C.H.E.W. In Due Time EP

You’re flung backwards down some stairs into another room, sprung into the middle of a pit. You come to, thinking maybe four bands are playing at once but it’s all C.H.E.W, there’s just an extra frequency in there that pops up like an intrusive thought, real wacko sound only the baddest saliva animals can creepy crawl to. Doris’s nasal recriminations give way to a full sputtering throat and suddenly there are duelling riffs in five dimensions. A fastidiously choreographed meltdown executed with a similar deranged flair to IMPALERS, but way more petulant. Fuck!!! There’s an extra sub woof-woof-woof of vicious stomp. A song named for a disease you can only get from eating cat shit. Hot feedback. Is that a mosh part played backwards? You can’t feel your head. C.H.E.W have taken the hardcore palette and gone full Abstract Expressionist with it. There’s echoes of that GELD LP from last year, which makes sense because thinking about it Iron Lung put that out too. Exactly the type of factoid some punisher will whisper in your ear as you’re squeezing out the juice from these insane fractal solos. Maybe I am the punisher. Now my sweat is in your eyes and you forgot to shield your kidneys from the mass of feet and elbows and now things feel leaky but hey, that’s why you have two. Emboldened, you rip one out as an offering.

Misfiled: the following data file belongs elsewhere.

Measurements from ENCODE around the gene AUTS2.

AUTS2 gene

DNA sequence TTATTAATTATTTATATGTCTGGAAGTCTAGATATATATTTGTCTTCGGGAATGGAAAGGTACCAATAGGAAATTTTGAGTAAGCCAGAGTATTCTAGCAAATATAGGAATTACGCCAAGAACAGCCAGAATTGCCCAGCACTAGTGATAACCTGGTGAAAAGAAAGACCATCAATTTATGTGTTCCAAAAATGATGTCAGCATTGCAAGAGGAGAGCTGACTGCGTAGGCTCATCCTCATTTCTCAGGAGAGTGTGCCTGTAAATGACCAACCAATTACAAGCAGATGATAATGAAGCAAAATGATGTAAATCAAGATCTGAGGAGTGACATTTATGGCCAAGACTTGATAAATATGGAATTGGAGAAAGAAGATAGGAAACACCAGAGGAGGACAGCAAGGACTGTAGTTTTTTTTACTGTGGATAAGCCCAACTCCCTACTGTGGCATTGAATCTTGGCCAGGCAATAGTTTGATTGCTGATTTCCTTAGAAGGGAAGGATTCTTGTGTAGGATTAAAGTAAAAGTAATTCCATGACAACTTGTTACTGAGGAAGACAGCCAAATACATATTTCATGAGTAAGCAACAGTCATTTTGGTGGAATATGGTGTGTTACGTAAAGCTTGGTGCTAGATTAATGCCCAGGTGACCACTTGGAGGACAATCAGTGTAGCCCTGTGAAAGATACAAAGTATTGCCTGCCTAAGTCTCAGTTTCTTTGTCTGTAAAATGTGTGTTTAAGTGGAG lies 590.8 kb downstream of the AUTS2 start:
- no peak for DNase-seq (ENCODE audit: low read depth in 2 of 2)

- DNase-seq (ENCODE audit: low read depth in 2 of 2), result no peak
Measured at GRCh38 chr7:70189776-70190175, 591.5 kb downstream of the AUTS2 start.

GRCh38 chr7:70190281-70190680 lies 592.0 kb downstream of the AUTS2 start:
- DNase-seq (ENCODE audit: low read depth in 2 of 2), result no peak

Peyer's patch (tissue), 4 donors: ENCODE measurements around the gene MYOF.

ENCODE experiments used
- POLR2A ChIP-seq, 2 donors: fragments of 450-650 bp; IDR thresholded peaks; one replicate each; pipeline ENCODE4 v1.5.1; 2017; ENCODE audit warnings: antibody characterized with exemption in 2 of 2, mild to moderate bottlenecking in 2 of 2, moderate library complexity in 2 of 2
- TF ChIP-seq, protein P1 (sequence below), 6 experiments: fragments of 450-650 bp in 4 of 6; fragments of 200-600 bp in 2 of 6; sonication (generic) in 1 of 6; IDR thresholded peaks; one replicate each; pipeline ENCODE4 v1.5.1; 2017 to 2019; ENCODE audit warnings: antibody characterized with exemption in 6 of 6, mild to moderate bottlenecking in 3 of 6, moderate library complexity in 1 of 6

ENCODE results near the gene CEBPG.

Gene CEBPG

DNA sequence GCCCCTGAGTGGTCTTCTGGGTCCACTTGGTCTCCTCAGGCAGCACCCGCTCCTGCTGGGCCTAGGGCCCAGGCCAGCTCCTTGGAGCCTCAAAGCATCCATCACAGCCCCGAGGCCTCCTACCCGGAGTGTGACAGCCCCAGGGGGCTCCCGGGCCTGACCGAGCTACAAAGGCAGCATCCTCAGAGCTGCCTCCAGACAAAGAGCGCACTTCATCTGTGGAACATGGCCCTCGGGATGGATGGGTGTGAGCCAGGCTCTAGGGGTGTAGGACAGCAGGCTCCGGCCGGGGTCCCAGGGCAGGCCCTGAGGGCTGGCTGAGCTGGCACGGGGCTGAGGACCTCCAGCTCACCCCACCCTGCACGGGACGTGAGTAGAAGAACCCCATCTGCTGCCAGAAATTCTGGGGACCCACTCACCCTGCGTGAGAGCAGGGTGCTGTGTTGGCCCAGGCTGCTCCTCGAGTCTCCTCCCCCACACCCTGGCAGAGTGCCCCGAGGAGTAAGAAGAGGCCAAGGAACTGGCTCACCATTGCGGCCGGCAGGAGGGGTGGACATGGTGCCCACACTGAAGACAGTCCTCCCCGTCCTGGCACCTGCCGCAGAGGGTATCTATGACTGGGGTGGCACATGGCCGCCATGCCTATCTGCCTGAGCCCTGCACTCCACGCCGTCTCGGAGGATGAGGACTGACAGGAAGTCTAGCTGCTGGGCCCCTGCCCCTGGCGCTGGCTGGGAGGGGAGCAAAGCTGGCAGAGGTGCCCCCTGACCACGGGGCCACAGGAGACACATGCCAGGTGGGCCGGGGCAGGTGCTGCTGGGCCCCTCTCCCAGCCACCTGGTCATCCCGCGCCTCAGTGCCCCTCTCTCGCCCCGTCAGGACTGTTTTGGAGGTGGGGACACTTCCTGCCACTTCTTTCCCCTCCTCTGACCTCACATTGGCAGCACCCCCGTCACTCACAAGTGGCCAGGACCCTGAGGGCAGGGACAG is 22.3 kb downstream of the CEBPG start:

Veto What’s Going On LP

VETO hails from Dunkerque, France, and are five years deep into a largely tasteful execution of the thee Rockin’ Fast Hardcore template, which this LP continues. This wouldn’t have been out of place on the No Way Records roster, as overall it’s strong on fills and low on space, save for a few stop-start moments and a curveball couple of moments of quasi-emo yelling which I could have taken or left. You know what you’re getting when a band names a song “Play Fast and Aggressive.” You’ll know if you can handle the occasional peppering of throaty gang vocals or sung vocals or not; all in all sounds like a sweaty good time live if a little on the earnest side.

Whip Don’t Call Me EP

This is strong, belligerent and highly enjoyable. WHIP are four humans from Winnipeg and their single sounds like a contemporary basement might, replete with displeased vocals and scraped-against-concrete guitar. Sounds like the platonic ideal of the band you’d never heard of but played with on your tour and their singer spat in some dickhead’s face mid-set and now everyone’s wearing their shirt. This record eschews anything longer than two minutes in a manner leaving you uncertain as to whether that’s because long songs are a patriarchal construct or just plain they are boring. Porque no los dos? WHIP is cool.